A Rose From The Executioner

A Rose from the Executioner by Edward Izzi is a fast-paced and gripping crime thriller that takes a deep and cynical look at the corruption that runs rampant within the Catholic church against the backdrop of Chicago and Italian-American mafia. As someone who grew up in the Catholic Church and since left it, in part to disillusionment with the clergy’s corruption and scandals, I am definitely the right demographic for Izzi’s novel, but it is one that can be enjoyed by Catholics and non-Catholics alike.

The novel follows Detective Phil Dorian, a police officer in the Chicago Police Department that’s looking for a serial killer who is targeting former priests in Chicago. As Dorian begins his work to uncover the murderer, he finds himself digging into the underworlds of the secretive Italian-American mafia, the shockingly corrupt Catholic clergy, and an ancient, secret brotherhood dedicated to pursuing an illicit mission. Dorian himself is a strong and likable protagonist – he is a well-seasoned detective, and I enjoyed the passages where he uses his detective powers to progress the case. He seems like someone you might really know in your own life, and Izzi does a good job of creating a complicated, multifaceted lead for this novel. The supporting characters of the novel are enjoyable too, and I particularly enjoyed the passages with the mysterious and often sinister Monsignor Kilbane, whose power and corruption seem to have no end. However, I felt that the lead female character, the stunning and intelligent Olivia Laurent, was not as developed as she should have been. Olivia is described with the same handful of adjectives throughout the novel, most of which focus on how good she looks in tight blue jeans.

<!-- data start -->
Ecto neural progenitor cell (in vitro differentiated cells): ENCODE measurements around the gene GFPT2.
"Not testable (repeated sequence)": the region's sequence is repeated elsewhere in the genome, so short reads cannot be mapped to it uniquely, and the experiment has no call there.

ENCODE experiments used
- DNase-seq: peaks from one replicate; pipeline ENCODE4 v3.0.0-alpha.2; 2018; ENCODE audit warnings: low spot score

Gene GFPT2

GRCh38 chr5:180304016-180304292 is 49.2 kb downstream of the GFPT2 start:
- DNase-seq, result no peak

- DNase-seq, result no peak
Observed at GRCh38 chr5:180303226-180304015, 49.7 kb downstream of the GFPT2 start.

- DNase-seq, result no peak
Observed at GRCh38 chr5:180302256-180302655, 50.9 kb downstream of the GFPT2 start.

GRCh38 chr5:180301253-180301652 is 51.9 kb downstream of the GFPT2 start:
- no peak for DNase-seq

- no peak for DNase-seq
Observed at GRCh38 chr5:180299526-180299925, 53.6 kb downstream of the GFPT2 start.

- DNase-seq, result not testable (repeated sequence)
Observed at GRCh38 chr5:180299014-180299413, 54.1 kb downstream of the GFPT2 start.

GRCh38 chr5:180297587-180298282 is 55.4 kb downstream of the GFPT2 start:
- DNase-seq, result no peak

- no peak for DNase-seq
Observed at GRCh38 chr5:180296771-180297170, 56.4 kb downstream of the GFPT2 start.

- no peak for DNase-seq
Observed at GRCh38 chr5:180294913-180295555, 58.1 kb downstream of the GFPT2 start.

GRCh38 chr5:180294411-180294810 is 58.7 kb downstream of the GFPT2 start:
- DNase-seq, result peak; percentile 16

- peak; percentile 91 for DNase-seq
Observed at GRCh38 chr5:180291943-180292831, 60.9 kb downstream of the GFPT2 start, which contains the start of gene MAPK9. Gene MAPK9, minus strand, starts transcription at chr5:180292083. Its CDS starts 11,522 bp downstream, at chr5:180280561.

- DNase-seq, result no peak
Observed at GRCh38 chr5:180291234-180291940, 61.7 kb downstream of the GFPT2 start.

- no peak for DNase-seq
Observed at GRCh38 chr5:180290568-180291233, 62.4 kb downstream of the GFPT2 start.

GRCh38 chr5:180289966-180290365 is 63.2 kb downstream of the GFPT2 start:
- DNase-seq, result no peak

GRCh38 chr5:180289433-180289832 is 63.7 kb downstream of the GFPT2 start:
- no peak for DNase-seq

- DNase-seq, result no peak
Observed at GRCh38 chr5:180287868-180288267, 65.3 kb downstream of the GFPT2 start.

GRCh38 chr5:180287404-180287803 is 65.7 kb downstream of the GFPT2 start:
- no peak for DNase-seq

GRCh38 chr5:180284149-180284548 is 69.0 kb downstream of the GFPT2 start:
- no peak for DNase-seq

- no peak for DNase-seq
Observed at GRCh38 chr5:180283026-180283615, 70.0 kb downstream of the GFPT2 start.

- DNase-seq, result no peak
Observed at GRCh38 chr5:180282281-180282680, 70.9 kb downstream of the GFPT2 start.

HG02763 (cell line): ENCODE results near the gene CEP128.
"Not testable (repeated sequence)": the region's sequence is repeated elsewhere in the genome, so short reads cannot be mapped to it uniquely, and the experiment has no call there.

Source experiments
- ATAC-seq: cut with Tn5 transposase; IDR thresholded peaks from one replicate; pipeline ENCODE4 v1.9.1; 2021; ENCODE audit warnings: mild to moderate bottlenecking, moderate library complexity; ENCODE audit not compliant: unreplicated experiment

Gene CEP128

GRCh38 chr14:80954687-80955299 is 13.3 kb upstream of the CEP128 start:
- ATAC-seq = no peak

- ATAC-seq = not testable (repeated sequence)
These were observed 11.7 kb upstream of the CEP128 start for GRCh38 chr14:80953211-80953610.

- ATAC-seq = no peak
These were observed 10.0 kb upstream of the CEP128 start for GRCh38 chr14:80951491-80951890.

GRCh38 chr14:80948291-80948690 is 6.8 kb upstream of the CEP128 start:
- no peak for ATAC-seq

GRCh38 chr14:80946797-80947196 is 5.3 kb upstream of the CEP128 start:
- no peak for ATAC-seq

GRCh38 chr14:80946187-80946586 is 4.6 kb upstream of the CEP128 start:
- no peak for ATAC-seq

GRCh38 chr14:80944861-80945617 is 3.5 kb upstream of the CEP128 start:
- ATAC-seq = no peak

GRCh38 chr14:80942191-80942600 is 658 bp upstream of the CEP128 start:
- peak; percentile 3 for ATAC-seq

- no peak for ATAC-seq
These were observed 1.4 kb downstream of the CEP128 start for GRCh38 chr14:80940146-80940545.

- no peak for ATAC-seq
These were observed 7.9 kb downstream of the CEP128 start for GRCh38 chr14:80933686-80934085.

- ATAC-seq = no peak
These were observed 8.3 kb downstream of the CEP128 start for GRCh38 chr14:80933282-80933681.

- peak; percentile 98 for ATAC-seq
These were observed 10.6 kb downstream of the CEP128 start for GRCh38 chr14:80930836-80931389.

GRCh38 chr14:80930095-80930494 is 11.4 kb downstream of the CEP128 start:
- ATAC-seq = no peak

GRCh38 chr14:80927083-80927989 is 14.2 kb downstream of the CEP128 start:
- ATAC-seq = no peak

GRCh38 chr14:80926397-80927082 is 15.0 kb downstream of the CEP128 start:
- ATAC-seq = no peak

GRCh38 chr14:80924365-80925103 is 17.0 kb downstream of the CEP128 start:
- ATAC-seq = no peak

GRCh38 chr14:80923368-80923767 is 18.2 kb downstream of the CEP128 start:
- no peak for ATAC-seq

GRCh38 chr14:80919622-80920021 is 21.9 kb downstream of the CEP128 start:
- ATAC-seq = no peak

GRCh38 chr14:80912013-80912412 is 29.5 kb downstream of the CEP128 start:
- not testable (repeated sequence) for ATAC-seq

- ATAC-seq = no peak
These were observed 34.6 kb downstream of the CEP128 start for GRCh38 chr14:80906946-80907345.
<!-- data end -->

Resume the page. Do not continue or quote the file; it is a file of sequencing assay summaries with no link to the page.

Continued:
A Rose from the Executioner succeeds in its creative plot and with its strong protagonist. The plot itself is interesting and progresses at a fast clip to keep readers engaged. I also enjoyed how Izzi played with time, throwing in flashback scenes throughout the novel to serve as a prelude for what was to come in later chapters. However, I didn’t like how some words were unnecessarily in air quotes, and I found it to be distracting.

All in all, I feel that A Rose from the Executioner is an entertaining read. I never felt bored while reading it, and the characters were unique but realistic, and I felt as if I knew some of them personally by the end of the book. I also appreciated that Izzi put the Catholic Church’s leadership under pressure and did not whitewash their crimes, acknowledging the ubiquity of the corruption and ill deeds that have been done over the centuries.

Pages: 422 | ASIN: B07N57FBML

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About Literary Titan

The Literary Titan is an organization of professional editors, writers, and professors that have a passion for the written word. We review fiction and non-fiction books in many different genres, as well as conduct author interviews, and recognize talented authors with our Literary Book Award. We are privileged to work with so many creative authors around the globe.

Posted on December 22, 2020, in Book Reviews, Four Stars and tagged , , , , , , , , , , , , , , , , , , , , , , , , , , , , , , . Bookmark the permalink. Leave a comment.


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